The Uber ridesharing experience is a relatively new phenomenon in West Virginia, but has received serious consideration by legislatures in the State. As one article notes, “the legislation itself, Senate Bill 385, creates a new article in the state code dealing with so-called transportation network companies, or TNCs [and] it requires the companies receive a permit for operation from the Division of Motor Vehicles at an annual cost of $5,000.” According to such legislation, to insure the safety of passengers, “companies would be required to conduct background checks on all drivers, disclose the drivers’ pictures and license plate numbers, and have estimated ride costs available to the rider before he or she enters the vehicle.”
Part of the issue at dispute in regards to allowing Uber ridesharing in West Virginia is the extent by which a passenger may be properly insured for injuries suffered when using such ridesharing services. Although the issue still remains under consideration, the West Virginia legislature is defining three separate stages of the ride-sharing process wherein insurance may come into play:
- Insurance Stage 1 occurs when the driver activates the application on his or her phone to show he or she is willing to pick up a rider.
- Insurance Stage 2 occurs when the driver is matched with a passenger.
- Insurance Stage 3 when the passenger is physically in the driver’s vehicle
The concern from the State of West Virginia is that that Uber consumers and passengers be adequately protected, insured, and otherwise safeguarded, whether it be by the passenger’s own auto insurance policy, or an insurance policy that is held individually or collectively by Uber drivers. As the article highlights, Uber wants “to ensure that you are protected adequately [where] drivers and passengers could find themselves without coverage [and] that is the crux of this issue.” Uber passengers should be aware of the various rules, including insurance coverage before electing to use such ride-sharing based services.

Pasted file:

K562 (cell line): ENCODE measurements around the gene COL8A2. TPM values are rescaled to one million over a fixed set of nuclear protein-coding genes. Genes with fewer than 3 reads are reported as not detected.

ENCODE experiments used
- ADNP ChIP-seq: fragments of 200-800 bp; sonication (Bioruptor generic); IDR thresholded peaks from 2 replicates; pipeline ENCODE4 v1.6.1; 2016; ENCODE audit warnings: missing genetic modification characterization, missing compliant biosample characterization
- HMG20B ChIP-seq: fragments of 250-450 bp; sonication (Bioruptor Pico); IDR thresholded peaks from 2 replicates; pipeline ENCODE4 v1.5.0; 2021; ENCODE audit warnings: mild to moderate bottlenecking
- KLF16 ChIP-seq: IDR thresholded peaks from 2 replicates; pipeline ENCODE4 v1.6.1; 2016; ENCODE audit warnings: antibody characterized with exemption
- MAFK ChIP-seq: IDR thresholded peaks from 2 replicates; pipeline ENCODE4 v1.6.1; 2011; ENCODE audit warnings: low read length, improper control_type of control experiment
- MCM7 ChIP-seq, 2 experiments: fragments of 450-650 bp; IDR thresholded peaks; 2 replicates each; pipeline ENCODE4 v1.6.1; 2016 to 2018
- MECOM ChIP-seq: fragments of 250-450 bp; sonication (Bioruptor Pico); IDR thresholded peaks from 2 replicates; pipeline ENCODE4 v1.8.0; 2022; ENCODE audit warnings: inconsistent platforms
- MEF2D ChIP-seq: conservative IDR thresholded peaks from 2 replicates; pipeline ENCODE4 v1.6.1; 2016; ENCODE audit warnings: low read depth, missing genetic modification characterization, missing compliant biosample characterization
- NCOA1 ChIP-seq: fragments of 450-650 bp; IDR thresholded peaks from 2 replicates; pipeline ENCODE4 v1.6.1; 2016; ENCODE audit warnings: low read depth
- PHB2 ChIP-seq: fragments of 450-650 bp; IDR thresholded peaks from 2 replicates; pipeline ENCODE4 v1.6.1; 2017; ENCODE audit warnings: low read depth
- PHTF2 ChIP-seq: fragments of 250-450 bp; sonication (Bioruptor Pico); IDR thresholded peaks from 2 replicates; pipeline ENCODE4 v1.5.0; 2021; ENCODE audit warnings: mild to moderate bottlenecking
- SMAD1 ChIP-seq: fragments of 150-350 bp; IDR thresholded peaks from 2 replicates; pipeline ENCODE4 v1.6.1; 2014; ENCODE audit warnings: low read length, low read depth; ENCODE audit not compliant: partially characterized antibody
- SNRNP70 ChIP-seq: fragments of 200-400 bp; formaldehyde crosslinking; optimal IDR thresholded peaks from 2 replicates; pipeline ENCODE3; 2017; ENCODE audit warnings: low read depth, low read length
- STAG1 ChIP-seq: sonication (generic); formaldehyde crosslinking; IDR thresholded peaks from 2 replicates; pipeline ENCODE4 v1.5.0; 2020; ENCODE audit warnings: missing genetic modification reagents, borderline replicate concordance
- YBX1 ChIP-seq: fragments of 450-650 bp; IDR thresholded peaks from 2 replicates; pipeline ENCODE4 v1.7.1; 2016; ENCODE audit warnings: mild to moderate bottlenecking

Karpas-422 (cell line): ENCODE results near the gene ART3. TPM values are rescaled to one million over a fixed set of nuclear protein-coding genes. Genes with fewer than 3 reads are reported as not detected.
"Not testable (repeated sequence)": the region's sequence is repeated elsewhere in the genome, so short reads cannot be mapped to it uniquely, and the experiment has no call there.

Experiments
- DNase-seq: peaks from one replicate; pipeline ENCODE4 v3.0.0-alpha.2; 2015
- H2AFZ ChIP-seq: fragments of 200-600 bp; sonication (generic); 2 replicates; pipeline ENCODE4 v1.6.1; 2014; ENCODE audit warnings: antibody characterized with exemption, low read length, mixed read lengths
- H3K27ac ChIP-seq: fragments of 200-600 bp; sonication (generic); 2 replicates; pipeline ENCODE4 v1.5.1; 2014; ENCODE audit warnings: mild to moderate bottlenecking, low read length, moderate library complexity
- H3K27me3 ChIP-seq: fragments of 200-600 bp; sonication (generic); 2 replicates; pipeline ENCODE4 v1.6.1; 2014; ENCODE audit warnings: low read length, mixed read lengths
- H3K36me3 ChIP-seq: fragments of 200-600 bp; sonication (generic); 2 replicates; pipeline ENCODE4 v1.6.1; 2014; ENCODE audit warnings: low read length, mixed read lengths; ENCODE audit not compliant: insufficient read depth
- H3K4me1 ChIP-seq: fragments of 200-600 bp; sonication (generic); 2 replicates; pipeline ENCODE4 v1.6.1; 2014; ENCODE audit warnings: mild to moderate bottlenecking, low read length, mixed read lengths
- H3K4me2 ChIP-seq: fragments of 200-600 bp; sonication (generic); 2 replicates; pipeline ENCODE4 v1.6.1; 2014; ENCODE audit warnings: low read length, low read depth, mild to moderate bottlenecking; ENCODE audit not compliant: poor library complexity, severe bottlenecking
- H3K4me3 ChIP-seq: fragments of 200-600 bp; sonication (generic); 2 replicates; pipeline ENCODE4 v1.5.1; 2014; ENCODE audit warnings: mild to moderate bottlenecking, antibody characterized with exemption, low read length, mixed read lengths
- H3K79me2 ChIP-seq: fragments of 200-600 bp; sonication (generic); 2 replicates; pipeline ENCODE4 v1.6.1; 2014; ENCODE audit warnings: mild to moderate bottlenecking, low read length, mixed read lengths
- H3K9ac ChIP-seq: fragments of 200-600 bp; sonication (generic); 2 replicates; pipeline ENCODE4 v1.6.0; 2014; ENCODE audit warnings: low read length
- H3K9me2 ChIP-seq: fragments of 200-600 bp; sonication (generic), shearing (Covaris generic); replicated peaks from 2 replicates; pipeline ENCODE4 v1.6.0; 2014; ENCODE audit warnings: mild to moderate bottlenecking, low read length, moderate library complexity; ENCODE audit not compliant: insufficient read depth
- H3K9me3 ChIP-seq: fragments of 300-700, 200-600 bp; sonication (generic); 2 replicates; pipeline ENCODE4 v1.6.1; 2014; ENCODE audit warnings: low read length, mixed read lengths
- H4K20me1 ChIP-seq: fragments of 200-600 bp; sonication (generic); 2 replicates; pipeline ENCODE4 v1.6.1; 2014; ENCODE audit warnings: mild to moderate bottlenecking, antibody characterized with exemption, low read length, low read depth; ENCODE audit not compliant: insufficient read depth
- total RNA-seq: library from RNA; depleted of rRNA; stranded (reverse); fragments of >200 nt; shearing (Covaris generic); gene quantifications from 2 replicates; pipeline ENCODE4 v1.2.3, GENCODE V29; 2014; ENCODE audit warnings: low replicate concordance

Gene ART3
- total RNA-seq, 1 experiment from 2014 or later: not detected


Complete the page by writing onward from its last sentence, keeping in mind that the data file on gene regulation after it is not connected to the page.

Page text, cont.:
The problem for both Uber passengers and drivers is that Uber currently “operates no vehicles, and does not hold itself out or advertise itself as a transportation service provider. In fact and law, Uber does not provide transportation services of any kind and does not own, lease or charter any vehicles for the transportation of passengers.” This greatly complicates the issue of insurance coverage, especially when there is an accident and insurance companies may deny an Uber driver coverage because he or she is involved in “business transportation” leaving the passenger with very little to no recourse.
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If you or someone you know has been involved in a car accident involving a ridesharing service such as Uber, you need attorneys with experience in such personal injury matters. Colombo Law is highly experienced in such matters and can evaluate your potential legal claims on your behalf.